What is employee engagement & how can we measure it?

Last week someone sent me on a New York Times article referencing a controversial piece of research from Leadership IQ which claimed that “low performers are more engaged than high performers”. Now since this statement is rather counter-intuitive, at least for my definition of what it means to be engaged and a high performer, I wanted to investigate further. I had a bit of a mooch around the Internet and was really suprised at the number of articles positively referencing this research and thus questioning the business value of raising employee engagement levels. I then decided to take a closer look at the study itself and check out some of the critical analysis from across the Internet, including a particularly good critique from Jim Harter, Gallup Chief Scientist for Workplace and Wellbeing (No, Low Performers Are Not More Engaged Than High Performers).

In looking deeper at the breadth of discussion on this topic it became clear that there is no concensus on the definition of employee engagement which makes measuring it rather subjective. The subjectivity is further exacerbated by the fact that engagement measurements are generally done through surveys which are themselves inherently subjective. To make things worse, it’s impossible to directly ask someone if they are “engaged” so lots of other questions have to be asked in order to infer engagement, and frequently these questions end up giving you something that looks more like an employee happiness measurement.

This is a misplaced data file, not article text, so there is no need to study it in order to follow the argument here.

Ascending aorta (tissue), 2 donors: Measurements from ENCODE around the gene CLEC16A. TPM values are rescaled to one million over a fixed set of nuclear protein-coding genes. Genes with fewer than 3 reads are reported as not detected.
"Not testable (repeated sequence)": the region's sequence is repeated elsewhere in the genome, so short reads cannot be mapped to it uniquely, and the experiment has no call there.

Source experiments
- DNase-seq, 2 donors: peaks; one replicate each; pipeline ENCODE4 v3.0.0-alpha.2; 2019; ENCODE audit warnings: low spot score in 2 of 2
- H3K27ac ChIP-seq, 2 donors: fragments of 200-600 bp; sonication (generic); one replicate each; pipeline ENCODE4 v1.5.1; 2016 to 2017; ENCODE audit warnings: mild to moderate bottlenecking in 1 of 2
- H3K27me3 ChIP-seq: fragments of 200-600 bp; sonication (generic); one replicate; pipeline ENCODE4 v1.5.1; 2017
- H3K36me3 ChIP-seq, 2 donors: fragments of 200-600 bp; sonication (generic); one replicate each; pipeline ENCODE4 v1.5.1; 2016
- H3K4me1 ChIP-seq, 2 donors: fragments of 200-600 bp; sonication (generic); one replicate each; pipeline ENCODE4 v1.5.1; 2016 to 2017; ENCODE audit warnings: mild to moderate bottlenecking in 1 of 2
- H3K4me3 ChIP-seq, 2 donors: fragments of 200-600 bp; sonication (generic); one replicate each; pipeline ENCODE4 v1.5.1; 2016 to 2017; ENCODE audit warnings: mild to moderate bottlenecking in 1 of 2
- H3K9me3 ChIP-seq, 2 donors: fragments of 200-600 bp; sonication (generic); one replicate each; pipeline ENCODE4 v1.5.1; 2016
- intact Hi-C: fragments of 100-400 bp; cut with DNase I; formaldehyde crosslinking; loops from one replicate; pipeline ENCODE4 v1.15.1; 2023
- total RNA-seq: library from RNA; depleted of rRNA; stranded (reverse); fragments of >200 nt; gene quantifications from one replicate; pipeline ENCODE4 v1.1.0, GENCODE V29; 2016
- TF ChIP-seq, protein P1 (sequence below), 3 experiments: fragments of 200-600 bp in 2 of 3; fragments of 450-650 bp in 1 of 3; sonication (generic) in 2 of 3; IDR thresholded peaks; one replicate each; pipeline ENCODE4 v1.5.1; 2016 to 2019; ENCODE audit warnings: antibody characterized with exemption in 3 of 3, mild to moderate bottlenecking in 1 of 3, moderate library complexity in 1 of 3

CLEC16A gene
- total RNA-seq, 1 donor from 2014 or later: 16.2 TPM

I doubt that anyone would really argue that being mentally “engaged” with something, be that a project, job, marriage, customer, or whatever, has a positive impact on your personal performance as it relates to that something. So measuring engagement is a reasonable thing to want to do, however only if you are measuring “engagement that matters”. So this got me thinking that maybe our problem is the abstract definition of engagement, if we had something more specific then we would have a more objective approach to measuring it.